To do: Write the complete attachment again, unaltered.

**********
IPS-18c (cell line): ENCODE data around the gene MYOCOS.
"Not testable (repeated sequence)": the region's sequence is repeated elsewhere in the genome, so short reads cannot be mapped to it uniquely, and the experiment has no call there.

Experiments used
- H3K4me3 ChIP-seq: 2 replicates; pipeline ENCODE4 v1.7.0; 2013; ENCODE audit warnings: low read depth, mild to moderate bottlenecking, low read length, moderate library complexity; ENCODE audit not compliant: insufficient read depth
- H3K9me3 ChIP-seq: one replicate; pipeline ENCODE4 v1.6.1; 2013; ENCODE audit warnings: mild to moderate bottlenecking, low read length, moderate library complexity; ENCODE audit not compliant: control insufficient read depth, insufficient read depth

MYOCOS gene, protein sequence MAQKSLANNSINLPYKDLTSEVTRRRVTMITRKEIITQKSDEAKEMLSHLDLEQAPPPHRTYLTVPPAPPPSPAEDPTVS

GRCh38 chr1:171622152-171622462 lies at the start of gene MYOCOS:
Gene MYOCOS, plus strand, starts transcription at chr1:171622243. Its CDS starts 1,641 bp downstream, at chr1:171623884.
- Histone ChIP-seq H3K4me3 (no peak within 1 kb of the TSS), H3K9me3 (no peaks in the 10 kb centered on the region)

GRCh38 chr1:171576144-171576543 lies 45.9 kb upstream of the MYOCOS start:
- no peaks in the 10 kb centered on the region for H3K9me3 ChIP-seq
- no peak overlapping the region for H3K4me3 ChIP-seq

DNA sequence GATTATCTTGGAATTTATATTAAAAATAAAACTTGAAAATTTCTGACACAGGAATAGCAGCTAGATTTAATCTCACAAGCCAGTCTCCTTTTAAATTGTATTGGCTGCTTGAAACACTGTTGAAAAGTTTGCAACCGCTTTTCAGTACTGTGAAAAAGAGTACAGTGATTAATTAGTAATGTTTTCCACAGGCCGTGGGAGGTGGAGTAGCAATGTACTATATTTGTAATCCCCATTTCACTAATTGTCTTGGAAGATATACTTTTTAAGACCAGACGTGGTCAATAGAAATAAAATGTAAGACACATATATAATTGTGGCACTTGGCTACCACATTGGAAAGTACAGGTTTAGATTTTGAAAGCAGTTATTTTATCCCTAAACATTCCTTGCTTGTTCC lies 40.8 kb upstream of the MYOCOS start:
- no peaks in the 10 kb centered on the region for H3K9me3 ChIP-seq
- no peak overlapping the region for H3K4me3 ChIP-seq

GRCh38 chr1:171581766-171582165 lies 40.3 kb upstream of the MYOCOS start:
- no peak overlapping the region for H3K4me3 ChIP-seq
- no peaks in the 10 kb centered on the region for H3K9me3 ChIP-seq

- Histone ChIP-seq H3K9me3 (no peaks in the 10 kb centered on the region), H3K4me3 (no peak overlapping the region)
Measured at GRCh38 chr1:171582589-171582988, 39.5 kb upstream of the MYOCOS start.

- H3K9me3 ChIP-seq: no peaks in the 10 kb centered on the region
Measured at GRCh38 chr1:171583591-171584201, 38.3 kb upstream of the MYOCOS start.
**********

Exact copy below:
IPS-18c (cell line): ENCODE data around the gene MYOCOS.
"Not testable (repeated sequence)": the region's sequence is repeated elsewhere in the genome, so short reads cannot be mapped to it uniquely, and the experiment has no call there.

Experiments used
- H3K4me3 ChIP-seq: 2 replicates; pipeline ENCODE4 v1.7.0; 2013; ENCODE audit warnings: low read depth, mild to moderate bottlenecking, low read length, moderate library complexity; ENCODE audit not compliant: insufficient read depth
- H3K9me3 ChIP-seq: one replicate; pipeline ENCODE4 v1.6.1; 2013; ENCODE audit warnings: mild to moderate bottlenecking, low read length, moderate library complexity; ENCODE audit not compliant: control insufficient read depth, insufficient read depth

MYOCOS gene, protein sequence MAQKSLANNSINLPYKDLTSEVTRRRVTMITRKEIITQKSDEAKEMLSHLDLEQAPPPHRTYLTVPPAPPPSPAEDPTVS

GRCh38 chr1:171622152-171622462 lies at the start of gene MYOCOS:
Gene MYOCOS, plus strand, starts transcription at chr1:171622243. Its CDS starts 1,641 bp downstream, at chr1:171623884.
- Histone ChIP-seq H3K4me3 (no peak within 1 kb of the TSS), H3K9me3 (no peaks in the 10 kb centered on the region)

GRCh38 chr1:171576144-171576543 lies 45.9 kb upstream of the MYOCOS start:
- no peaks in the 10 kb centered on the region for H3K9me3 ChIP-seq
- no peak overlapping the region for H3K4me3 ChIP-seq

DNA sequence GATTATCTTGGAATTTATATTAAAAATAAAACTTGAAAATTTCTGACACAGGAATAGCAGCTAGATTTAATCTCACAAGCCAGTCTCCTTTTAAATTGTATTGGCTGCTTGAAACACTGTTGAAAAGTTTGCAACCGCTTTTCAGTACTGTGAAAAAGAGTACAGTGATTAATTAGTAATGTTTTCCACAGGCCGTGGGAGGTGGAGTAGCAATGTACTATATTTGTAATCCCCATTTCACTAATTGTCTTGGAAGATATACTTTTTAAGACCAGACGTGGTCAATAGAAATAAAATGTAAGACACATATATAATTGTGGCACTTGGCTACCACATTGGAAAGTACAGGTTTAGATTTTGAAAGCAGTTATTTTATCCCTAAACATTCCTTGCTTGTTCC lies 40.8 kb upstream of the MYOCOS start:
- no peaks in the 10 kb centered on the region for H3K9me3 ChIP-seq
- no peak overlapping the region for H3K4me3 ChIP-seq

GRCh38 chr1:171581766-171582165 lies 40.3 kb upstream of the MYOCOS start:
- no peak overlapping the region for H3K4me3 ChIP-seq
- no peaks in the 10 kb centered on the region for H3K9me3 ChIP-seq

- Histone ChIP-seq H3K9me3 (no peaks in the 10 kb centered on the region), H3K4me3 (no peak overlapping the region)
Measured at GRCh38 chr1:171582589-171582988, 39.5 kb upstream of the MYOCOS start.

- H3K9me3 ChIP-seq: no peaks in the 10 kb centered on the region
Measured at GRCh38 chr1:171583591-171584201, 38.3 kb upstream of the MYOCOS start.